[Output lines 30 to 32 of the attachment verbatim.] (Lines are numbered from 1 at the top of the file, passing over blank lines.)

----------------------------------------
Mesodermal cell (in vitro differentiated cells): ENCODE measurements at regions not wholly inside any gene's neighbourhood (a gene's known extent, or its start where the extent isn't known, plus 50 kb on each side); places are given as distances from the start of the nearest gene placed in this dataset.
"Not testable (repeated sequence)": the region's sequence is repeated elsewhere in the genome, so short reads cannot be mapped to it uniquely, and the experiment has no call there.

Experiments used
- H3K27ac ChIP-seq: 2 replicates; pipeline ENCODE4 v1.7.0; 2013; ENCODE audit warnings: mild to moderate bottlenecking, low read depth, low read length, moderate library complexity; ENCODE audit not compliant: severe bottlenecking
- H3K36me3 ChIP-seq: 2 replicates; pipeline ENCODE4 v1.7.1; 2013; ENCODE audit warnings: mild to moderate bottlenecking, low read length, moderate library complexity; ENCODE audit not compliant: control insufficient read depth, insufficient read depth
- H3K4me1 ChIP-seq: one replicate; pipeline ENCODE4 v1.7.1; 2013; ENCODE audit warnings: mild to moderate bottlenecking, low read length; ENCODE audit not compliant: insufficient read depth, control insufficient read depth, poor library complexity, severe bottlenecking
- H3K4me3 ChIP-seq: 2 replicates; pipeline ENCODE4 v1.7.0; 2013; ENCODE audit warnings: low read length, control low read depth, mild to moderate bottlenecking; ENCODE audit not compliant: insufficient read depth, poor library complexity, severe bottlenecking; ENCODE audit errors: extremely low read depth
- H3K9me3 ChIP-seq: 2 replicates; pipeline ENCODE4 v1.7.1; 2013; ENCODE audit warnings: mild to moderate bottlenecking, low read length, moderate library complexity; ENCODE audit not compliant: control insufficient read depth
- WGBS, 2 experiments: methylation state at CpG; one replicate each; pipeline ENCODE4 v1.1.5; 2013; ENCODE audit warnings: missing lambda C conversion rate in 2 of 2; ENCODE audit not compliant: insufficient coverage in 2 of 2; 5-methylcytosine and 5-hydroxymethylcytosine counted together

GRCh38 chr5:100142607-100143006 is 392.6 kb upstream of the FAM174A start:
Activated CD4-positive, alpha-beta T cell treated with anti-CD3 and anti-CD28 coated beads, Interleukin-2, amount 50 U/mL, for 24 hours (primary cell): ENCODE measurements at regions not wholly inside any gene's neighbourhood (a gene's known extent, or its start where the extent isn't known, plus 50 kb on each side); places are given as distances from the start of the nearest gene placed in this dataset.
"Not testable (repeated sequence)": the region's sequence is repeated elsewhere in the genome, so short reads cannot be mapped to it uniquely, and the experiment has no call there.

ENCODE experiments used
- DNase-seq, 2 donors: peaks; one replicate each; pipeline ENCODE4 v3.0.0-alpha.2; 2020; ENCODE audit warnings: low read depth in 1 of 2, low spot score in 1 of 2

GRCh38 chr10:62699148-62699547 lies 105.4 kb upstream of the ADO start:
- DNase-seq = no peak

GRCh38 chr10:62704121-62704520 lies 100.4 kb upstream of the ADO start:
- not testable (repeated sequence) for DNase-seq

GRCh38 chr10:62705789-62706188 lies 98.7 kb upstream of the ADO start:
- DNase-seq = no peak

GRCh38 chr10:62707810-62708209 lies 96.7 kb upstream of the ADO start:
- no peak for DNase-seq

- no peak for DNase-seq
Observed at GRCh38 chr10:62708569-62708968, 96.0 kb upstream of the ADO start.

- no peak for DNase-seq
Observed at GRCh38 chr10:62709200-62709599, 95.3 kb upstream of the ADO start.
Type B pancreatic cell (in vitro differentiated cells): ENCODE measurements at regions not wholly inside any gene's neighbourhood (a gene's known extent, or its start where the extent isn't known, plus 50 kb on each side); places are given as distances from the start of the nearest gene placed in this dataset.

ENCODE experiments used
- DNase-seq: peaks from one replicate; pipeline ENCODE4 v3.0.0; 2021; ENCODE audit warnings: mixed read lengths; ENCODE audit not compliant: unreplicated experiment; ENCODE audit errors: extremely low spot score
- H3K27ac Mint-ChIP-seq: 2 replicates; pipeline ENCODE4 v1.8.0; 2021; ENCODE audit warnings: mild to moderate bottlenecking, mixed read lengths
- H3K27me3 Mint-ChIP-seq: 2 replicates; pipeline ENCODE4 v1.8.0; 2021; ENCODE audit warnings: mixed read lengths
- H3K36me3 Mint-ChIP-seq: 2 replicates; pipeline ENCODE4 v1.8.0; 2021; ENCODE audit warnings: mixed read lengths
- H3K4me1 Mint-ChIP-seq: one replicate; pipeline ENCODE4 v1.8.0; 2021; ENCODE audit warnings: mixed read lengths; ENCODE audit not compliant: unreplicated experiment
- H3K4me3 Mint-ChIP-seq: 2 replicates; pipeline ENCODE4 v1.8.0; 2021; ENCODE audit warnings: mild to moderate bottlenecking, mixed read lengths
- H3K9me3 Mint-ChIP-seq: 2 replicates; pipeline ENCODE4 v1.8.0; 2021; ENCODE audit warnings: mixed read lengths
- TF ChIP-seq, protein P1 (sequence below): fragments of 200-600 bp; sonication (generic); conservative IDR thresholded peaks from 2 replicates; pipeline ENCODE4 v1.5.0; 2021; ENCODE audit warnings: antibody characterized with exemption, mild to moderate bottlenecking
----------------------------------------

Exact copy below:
- H3K27ac Mint-ChIP-seq: 2 replicates; pipeline ENCODE4 v1.8.0; 2021; ENCODE audit warnings: mild to moderate bottlenecking, mixed read lengths
- H3K27me3 Mint-ChIP-seq: 2 replicates; pipeline ENCODE4 v1.8.0; 2021; ENCODE audit warnings: mixed read lengths
- H3K36me3 Mint-ChIP-seq: 2 replicates; pipeline ENCODE4 v1.8.0; 2021; ENCODE audit warnings: mixed read lengths